The Bletchley Circle, Series 2, ITV | TV reviews, news & interviews
The Bletchley Circle, Series 2, ITV
Clever codebreakers return for a second run of the post-war whodunnit
For a drama as committed to the exploration of the changing role of women in post-war Britain, The Bletchley Circle isn’t above a little sleight of hand. The second series of the critically acclaimed whodunnit began with a flashback to 1943 and to Alice Merren (Hattie Morahan), a bright young codebreaker who quickly solves a puzzle that the menfolk have been bamboozled by for the past two days. It’s a three-character shift in the cypher, she says, noting that even if the enemy were to build the most complicated machine in the world, “it would still be run by people”.
It’s people and the mistakes that they make that form the centrepiece of the first of the brace of two-part stories making up the second series of The Bletchley Circle. When the action shifts to 10 years later - and one year after the 2012 three-part serial was set - Alice is found covered in blood at the home of one of those menfolk, John Richards (an all-too-brief appearance from Paul McGann). She is ultimately found guilty of his murder and sentenced to hang, but refuses to say a word in her own defence.
That’s where her former colleagues, led this time by boss Jean (Julie Graham), come in. The first part of the mystery is hardly the Engima Code: the relationship of Alice (Morahan pictured right) and Richards is established before the credits even roll, and where wartime star-crossed lovers are concerned there’s only ever one explanation for why a woman mistakenly accused of murder will keep her own counsel. Although the codebreakers-turned-sleuths take some time to get there - and only then thanks to the deduction powers of the reluctant Susan (Anna Maxwell Martin) - they do so in four fine performances, complete with just enough of a flavour of the characters’ back stories to keep new viewers hooked.
Of the four, which also include maths genius turned Scotland Yard employee Lucy (Sophie Rundle) and Rachael Stirling’s glamorous translator Millie, it is Maxwell Martin’s character that is the most intriguing. Susan’s initial reluctance to help Jean save Alice is never explained as the result of her experiences in the previous series, in which she acted as the lynchpin of the group, but her quick wit and inability to stay away tell their own story. However a subplot, in which she wrestles with the decision whether to move her family and follow her husband abroad on a Foreign Office posting, is perhaps given a little too much weight by the lack of exposition.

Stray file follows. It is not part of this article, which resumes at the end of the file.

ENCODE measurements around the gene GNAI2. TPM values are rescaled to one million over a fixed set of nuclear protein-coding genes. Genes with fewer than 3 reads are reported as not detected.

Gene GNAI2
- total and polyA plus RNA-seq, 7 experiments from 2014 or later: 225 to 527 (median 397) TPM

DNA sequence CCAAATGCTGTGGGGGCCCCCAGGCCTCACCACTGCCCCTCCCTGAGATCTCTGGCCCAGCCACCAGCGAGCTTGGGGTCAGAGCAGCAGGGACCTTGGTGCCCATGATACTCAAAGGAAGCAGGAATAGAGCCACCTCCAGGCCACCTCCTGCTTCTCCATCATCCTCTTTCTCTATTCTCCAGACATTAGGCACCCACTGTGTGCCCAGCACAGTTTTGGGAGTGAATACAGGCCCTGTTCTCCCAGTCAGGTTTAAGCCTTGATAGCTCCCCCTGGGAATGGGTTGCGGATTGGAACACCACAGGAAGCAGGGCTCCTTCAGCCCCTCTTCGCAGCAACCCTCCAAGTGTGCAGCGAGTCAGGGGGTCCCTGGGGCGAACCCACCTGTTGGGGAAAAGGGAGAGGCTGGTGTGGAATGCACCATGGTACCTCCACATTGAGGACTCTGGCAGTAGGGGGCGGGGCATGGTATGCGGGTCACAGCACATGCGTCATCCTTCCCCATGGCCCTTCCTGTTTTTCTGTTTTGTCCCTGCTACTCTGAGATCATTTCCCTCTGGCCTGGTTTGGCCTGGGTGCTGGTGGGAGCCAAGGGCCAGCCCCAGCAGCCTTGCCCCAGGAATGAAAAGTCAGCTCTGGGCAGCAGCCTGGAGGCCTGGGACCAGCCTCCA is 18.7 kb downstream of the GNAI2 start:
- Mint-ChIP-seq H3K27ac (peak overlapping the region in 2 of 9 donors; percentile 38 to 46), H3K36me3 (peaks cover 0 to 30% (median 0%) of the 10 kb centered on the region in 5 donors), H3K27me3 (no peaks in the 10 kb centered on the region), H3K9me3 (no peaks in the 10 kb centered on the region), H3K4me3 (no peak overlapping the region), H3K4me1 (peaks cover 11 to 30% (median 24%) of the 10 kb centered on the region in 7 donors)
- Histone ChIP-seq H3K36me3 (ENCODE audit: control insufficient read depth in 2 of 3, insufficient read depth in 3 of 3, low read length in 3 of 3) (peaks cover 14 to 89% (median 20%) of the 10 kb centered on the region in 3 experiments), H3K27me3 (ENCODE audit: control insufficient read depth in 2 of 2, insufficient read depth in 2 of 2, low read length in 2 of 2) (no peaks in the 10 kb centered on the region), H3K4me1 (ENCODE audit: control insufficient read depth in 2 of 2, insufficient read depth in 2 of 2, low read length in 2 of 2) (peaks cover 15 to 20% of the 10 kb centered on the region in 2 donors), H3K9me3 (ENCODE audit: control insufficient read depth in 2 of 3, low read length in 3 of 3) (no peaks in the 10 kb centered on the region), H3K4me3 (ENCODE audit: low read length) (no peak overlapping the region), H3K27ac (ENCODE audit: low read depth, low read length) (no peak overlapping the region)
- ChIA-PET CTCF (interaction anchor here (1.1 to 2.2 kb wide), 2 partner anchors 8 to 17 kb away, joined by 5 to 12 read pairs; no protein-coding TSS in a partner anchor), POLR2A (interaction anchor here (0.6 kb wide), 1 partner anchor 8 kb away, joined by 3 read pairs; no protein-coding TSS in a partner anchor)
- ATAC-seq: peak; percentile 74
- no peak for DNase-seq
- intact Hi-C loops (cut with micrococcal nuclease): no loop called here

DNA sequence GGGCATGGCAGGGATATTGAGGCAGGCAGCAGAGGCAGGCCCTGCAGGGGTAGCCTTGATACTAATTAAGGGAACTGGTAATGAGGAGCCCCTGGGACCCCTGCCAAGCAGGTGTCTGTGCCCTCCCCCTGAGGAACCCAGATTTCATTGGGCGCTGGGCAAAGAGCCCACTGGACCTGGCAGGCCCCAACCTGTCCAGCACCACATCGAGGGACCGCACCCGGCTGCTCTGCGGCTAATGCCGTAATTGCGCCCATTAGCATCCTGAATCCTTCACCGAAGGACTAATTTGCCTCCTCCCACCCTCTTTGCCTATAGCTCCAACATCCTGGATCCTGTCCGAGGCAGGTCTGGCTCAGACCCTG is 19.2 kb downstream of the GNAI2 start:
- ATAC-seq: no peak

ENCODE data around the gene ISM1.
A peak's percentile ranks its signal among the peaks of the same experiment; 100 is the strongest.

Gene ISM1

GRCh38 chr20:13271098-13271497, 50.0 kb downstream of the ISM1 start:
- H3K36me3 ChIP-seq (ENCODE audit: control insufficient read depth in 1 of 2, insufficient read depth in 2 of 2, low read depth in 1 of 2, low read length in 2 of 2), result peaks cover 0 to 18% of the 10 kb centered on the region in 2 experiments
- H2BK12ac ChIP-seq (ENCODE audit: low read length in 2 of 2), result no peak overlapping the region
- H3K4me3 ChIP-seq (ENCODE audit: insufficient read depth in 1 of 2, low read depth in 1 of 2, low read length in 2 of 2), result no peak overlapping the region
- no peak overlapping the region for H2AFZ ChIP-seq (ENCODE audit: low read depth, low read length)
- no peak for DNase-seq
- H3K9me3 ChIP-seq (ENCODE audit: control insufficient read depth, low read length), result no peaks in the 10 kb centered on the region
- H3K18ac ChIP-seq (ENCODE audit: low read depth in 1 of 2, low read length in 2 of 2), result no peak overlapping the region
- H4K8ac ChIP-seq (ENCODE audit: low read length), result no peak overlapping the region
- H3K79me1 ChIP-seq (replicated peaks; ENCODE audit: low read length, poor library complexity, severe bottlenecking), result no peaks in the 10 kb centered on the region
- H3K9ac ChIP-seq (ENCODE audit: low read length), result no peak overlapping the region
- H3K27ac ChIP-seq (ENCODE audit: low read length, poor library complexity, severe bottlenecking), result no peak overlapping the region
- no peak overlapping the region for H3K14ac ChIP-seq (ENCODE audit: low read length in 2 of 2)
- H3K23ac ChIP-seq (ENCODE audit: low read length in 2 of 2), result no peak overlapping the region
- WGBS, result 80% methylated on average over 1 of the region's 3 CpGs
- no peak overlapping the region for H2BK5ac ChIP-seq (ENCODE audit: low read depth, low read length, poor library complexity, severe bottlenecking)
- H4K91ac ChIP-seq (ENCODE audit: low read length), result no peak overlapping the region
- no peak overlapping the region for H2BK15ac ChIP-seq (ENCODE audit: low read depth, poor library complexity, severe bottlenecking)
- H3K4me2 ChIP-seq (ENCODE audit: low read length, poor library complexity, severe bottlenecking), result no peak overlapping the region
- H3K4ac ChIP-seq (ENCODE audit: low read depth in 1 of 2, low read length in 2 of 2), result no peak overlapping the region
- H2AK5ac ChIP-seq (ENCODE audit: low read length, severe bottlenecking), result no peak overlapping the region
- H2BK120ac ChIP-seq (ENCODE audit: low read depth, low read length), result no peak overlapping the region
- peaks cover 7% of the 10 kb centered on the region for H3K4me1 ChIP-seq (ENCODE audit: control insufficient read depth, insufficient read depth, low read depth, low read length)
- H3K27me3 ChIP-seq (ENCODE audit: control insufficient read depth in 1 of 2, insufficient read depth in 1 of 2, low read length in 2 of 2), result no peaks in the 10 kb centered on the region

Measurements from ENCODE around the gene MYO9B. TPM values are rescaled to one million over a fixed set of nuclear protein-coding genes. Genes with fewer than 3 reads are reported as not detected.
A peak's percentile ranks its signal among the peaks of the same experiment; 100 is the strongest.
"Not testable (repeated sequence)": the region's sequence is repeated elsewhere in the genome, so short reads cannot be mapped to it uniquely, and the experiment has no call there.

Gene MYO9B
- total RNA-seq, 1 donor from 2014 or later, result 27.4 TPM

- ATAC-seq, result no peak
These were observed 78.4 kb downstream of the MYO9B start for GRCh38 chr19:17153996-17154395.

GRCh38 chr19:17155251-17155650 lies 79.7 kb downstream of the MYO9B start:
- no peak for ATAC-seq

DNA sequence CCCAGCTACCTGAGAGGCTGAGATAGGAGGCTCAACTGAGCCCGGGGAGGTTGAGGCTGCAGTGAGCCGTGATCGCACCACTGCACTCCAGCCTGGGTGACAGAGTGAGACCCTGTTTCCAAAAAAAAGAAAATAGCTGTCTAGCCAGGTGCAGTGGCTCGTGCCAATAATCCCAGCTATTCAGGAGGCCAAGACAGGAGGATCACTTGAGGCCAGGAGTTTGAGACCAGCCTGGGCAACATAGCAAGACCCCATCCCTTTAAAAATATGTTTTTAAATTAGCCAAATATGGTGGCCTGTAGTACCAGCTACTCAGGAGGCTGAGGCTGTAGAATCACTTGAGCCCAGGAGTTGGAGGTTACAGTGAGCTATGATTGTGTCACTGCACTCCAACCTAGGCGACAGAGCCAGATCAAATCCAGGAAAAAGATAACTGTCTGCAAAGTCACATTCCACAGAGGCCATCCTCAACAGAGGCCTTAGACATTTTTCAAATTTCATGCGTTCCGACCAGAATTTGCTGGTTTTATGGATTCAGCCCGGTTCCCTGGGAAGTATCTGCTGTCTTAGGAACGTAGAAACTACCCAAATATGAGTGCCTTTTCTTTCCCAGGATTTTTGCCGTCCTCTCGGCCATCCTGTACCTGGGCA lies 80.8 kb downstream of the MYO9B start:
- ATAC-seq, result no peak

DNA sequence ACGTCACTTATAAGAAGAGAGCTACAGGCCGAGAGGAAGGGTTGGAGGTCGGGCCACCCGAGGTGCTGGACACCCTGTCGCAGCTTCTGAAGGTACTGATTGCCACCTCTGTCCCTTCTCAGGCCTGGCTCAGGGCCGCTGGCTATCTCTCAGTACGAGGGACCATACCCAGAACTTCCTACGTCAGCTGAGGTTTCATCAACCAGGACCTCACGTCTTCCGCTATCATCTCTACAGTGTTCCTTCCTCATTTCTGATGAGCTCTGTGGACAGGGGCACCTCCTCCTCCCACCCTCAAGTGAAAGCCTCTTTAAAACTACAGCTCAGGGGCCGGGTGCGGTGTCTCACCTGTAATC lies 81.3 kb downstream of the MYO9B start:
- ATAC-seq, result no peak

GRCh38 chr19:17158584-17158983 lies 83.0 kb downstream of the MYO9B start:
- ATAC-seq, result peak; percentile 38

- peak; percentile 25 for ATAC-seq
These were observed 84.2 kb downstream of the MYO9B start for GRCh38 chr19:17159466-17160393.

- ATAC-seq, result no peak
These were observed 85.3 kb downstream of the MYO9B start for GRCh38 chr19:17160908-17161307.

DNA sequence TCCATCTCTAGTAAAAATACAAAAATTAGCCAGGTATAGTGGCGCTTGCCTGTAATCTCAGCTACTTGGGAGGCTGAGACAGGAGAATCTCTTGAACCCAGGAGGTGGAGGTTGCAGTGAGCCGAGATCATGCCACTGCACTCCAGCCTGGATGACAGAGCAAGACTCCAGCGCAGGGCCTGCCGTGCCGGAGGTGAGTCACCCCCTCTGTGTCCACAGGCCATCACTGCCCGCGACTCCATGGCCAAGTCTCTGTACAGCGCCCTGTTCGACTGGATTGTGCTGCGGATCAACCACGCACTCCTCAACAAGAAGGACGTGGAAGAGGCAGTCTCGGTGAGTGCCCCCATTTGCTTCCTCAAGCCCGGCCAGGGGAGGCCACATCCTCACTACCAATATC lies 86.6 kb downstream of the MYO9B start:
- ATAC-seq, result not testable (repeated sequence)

The episode got a little silly once Alice was ultimately found guilty of murder and able to open up to her friends about the identity of the mysterious young woman in the green or blue coat that Richards sent flowers to, not least because of the group’s utter lack of precautions even as it becomes more obvious that some sort of conspiracy is afoot. The slow-burning nature of the drama meant that the nature of that conspiracy, and the stakes, only became obvious in the closing minutes - setting things up nicely for next week’s concluding part.
Subscribe to theartsdesk.com
Thank you for continuing to read our work on theartsdesk.com. For unlimited access to every article in its entirety, including our archive of more than 10,000 pieces, we're asking for £2.95 per month or £25 per year. We feel it's a very good deal, and hope you do too.
To take an annual subscription now simply click here.
And if you're looking for that extra gift for a friend or family member, why not treat them to a theartsdesk.com gift subscription?
John Lanchester's metropolis so far seems scattered in screen version from Peter Bowker
Forty years of the BBC's premier arts show marked with rich compendium
Saga Norén looks for a new Danish partner and a scourge of the LGBT community
Reclusive singer announces new album '25' with BBC special on Friday
A celebratory snapshot of Michael White, who backed Oh! Calcutta! and more
The strange story of the Elvis follow-up, who just wanted to be himself
Eminent Floydsman keeps his powder dry in engaging but undemanding profile
The creator of Alf Garnett, and Arthur Miller’s favourite British actor, remembered
Debut of bland twentysomethings flatshare sitcom
Multi-layered 'mockumentary' both enlightens and baffles
Art imitates life in subtly-drawn espionage chiller
The final episode of the last series... and not quite all is revealed